```Here's my solution, and without googling!.

I'm new in Ruby, and I have a little doubt in my solution. The to_s
method is too slow in the way I implemented it, Is there any better
approach?.

class Board
def initialize(n)
@w = 2**n;
@tiles = Array.new(4**n, '0')
end

# Solve a board indicating row and column of the missing tile

def solve(xm, ym)
@count = 0
@tiles[getPos(xm, ym)] = 'X'
solve_r(0, 0, xm, ym, @w)
end

# n: position of the tromino (upper left corner)
# miss: tile shouldn't be marked
# code: character writed in each position, but in miss.

def setTromino(n, miss, code)
[0, 1, @w, @w+1].each { |i|
@tiles[n+i] = code if miss!=n+i
}
end

#
# Transform coordinates
#
def getPos(i, j)
return i*@w+j
end

# Warning: this is too slow (Why?)
# Avoid this method in benchmarks

def to_s
@tiles.each_index { |i|
cad += @tiles[i] + ' '
}
end

private
=begin
This is a Divide and Conquer solution.
Base case: 2x2 board. Solution is trivial in this case

0 X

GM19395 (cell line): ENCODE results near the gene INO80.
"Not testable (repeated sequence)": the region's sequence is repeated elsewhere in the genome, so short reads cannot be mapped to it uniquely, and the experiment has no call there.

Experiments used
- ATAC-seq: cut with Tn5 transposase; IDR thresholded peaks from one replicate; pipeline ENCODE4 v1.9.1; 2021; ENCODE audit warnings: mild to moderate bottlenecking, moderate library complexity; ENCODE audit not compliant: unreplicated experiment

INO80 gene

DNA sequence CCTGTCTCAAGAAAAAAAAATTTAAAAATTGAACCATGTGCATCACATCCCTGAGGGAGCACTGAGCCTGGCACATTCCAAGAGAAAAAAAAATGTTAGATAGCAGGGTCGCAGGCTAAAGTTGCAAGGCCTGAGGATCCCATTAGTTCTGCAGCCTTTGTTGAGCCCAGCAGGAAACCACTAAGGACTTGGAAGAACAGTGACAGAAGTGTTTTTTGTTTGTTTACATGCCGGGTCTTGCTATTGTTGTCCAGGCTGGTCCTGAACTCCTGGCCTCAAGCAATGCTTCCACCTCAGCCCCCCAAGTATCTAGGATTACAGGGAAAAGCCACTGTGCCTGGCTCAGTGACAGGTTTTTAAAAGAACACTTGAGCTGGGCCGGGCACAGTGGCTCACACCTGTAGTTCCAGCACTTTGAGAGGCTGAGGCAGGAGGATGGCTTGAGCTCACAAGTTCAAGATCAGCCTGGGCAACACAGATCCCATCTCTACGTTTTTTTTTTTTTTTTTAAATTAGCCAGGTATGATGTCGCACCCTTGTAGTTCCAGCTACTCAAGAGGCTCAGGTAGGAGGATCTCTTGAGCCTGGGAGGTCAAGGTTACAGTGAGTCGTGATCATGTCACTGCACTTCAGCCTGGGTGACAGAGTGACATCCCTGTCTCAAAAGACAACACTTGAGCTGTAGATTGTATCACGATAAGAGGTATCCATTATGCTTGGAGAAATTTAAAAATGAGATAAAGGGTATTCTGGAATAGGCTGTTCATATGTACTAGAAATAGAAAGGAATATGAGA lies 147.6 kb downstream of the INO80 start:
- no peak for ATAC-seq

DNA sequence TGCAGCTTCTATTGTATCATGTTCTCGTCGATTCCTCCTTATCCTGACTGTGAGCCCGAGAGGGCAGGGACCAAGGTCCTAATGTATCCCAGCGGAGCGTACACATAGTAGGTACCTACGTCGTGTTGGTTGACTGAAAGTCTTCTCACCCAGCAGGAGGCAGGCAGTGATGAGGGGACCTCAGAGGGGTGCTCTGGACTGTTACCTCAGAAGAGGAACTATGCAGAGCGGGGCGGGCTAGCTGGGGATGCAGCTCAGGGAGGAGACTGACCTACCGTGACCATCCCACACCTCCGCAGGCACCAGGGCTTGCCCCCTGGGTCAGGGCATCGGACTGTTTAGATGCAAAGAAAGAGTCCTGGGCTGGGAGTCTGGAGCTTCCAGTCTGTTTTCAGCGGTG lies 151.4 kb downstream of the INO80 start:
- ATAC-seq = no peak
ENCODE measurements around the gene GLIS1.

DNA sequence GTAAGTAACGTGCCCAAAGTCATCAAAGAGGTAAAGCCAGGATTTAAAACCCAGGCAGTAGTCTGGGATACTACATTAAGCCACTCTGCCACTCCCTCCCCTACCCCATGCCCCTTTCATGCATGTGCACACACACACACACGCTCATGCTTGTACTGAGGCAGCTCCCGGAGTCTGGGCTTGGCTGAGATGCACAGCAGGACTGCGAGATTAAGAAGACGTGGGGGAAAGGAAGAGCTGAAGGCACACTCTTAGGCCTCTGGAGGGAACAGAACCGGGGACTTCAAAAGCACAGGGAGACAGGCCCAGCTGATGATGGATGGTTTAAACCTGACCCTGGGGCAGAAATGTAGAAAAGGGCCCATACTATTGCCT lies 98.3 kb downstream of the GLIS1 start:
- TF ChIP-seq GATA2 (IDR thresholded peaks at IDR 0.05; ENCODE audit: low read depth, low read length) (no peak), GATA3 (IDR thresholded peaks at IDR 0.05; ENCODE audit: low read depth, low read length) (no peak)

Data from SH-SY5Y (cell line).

0 0

General case: NxN board. We solve the 4 subboards following this scheme:

p.e: 4x4

0 0 0 X
0 S 0 0
0 S S 0
0 0 0 0

We solve 4 2x2 boards.
If the selected tile X is in the subboard, we solve it normally.
If not, we solve supossing selected tiles are the marked as S.
Finally, in the place of S, we put another tromino, and the board is
solved.
=end
def solve_r(x0, y0, xm, ym, n)
if(n==2)
setTromino(getPos(x0, y0), getPos(xm, ym), @count.to_s)
@count += 1
return
end
n/=2
s = [] # Position for missing tile in the S tromino
[[0, 0], [0, n], [n, 0], [n, n]].each { |d|
# (x1, y1): upper left corner of the subboard
# (dx, dy): position of S in the subboard
x1, y1, dx, dy = x0+d[0], y0+d[1], x0+(d[0]==0 ? n-1:n),
y0+(d[1]==0 ? n-1:n)
if((x1...x1+n).include?(xm) && (y1...y1+n).include?(ym))
s = [dx, dy]
solve_r(x1, y1, xm, ym, n)
else
solve_r(x1, y1, dx, dy, n)
end
}

setTromino(getPos(x0+n-1, y0+n-1), getPos(s[0], s[1]), @count.to_s)
@count += 1
end

end

if ARGV.length == 2
b = Board.new(3)
b.solve(ARGV[0].to_i, ARGV[1].to_i)
puts b.to_s
end

```